Birdman (2015)

This is the kind of film that is right up my alley. An all star cast, brave film-making and eccentric storytelling, it just had to be done well… and thankfully it was!

Directed by Alejandro González Iñárritu, Birdman tells the story of a former superhero actor, Riggan Thomson (Michael Keaton) who ambitiously adapts his own Broadway play in the hope it will revive his career, give new status to his name and to prove he isn’t just a washed-up old movie star. Along the way he has to deal with his new co-star, volatile actor Mike Shiner (Edward Norton), Producer Jake on his back (Zach Galifianakis), his recovering drug addict daughter and assistant Sam (Emma Stone) and reign in and quieten the Birdman inside his head, almost like the devil on his shoulder. This is a black comedy, it’s hilarious and laugh-out-loud funny in places, but I also felt a sense of sadness and sympathy towards Riggan. Fame is something that people sought, and once gained and not held on to, all respect disappears, leaving you with this contempt celebrity status that lingers with you forever, and for Riggan Thomson, the thing that lingers is Birdman himself. And he vows to escape him.

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What basically is a parody of Michael Keaton’s life, where this film Birdman is the career reviver as much as Riggan Thomson’s play, he plays him in good spirit and like Riggan, throws everything he’s got at the role, and Keaton gives the performance of his career. Michael Keaton is manic, funny and tremendous in the lead role and his supporting cast are equally matched. For me these are the best roles I’ve seen Emma Stone and Edward Norton in: Stone the tough yet equally vulnerable Sam, whose monologue to her father about nobody and nothing mattering including him and his play is a moment that stays in mind, and Norton as talented but poisonous Mike, egotistical by his Broadway status wreaking havoc on Riggin’s project and life.

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We first see Thomson in his dressing room (hovering above ground), the camera stays with him throughout the scene and afterwards the camera doesn’t so much as blink. It’s one shot stylistic approach is rebellious, revolutionary and bold and it’s screenplay riveting, with lines and dialogue that I can imagine would excite actors enormously! But another aspect that may be overlooked is the soundtrack and sound design. With rhythmic drums that are dominant throughout, often adding comic value as well as the pacing and drive in a scene that the Editor would have been responsible for, except there are no cuts! They also grow more dominant at moments to motivate Riggan to succeed. As well as drums we hear thrilling superhero film music and melancholic classical music at moments when reminiscing his past, and a lonesome lonely piano at moments of isolation; they are perfect motifs to represent a character in what is a very character driven film.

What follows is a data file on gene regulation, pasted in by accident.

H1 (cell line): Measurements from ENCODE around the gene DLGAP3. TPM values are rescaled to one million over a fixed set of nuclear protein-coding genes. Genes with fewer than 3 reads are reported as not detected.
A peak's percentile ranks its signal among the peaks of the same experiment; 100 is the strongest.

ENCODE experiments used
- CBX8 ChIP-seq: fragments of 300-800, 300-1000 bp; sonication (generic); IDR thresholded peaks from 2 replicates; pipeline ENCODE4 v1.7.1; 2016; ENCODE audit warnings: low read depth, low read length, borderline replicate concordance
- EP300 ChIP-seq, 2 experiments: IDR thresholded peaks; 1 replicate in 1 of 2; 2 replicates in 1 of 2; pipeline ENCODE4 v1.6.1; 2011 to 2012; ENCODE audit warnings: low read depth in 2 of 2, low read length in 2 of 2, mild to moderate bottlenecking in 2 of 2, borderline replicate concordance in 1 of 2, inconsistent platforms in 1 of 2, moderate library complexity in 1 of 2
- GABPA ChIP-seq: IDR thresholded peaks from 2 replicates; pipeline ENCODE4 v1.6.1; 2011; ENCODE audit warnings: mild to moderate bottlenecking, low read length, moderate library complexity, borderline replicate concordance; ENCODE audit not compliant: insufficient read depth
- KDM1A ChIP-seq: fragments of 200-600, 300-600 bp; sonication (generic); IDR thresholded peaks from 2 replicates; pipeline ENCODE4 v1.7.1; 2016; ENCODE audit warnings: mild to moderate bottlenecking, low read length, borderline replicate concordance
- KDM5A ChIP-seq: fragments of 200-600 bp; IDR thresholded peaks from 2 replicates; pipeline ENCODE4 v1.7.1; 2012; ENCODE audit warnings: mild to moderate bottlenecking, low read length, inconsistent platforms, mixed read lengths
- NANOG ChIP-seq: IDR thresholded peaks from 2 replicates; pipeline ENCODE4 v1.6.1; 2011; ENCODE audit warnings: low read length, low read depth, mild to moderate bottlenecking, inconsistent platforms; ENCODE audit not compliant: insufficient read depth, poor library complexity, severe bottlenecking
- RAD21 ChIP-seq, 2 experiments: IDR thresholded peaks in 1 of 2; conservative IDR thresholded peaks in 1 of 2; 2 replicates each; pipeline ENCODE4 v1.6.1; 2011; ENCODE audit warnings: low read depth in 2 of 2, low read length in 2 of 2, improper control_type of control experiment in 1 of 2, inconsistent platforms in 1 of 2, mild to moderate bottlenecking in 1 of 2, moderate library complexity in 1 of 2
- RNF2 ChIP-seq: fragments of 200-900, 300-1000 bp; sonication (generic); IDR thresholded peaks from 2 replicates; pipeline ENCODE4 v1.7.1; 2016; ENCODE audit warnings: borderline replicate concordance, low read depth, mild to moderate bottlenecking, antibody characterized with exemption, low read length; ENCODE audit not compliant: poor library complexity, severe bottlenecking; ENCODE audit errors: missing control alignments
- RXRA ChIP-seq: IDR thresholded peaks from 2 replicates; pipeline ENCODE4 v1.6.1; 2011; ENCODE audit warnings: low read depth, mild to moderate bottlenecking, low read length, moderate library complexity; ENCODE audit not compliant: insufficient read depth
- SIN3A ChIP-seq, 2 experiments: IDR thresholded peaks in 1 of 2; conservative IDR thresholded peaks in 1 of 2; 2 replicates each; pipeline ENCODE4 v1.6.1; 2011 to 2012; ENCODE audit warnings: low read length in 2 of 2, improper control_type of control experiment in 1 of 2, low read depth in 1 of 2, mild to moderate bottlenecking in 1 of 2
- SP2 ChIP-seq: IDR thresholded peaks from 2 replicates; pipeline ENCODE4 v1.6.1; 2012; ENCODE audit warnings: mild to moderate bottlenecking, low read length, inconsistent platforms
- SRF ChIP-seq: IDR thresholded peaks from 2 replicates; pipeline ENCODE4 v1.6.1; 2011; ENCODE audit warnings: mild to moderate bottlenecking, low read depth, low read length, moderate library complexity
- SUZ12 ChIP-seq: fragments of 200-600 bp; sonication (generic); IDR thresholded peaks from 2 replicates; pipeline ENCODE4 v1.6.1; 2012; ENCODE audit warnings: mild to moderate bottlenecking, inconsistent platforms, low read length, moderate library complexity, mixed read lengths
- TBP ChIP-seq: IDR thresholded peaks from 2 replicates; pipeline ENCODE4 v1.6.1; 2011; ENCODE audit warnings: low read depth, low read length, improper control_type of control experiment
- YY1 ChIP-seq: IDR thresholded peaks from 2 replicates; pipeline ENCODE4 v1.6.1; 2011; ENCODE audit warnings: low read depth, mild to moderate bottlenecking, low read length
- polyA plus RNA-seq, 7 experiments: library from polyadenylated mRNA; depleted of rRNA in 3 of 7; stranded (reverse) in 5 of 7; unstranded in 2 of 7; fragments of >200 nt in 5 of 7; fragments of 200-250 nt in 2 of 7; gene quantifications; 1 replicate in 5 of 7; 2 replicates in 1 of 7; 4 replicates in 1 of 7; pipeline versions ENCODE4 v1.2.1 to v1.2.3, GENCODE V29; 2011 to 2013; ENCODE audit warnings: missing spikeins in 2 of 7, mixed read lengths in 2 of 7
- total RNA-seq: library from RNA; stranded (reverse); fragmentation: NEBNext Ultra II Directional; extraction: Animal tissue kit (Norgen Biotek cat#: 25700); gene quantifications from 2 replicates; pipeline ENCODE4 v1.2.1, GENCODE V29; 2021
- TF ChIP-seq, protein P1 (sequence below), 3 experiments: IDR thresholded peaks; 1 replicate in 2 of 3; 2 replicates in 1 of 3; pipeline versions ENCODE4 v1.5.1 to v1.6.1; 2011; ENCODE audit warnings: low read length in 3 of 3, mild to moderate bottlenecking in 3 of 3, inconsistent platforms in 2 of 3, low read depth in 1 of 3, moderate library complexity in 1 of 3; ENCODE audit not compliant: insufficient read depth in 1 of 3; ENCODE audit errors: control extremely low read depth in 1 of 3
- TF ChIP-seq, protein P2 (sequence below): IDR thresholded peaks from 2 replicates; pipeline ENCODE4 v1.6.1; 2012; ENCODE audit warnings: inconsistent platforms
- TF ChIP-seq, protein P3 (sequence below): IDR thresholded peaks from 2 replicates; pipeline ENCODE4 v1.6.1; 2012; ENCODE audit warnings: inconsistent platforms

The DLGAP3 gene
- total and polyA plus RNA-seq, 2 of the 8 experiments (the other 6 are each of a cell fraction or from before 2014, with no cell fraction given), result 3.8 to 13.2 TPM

This is an intelligent, brilliant, often silly but then again stylish film, and I found it oddly engaging. Maybe it was the strong, clear themes of fame, love, addiction and a yearning to prove yourself or, the genius experimental style. Whatever it was, Birdman has resonated with me and when I remember it’s highlights I smile and am truly inspired. For me, this is what film-making is all about.

Birdman is in cinemas now!


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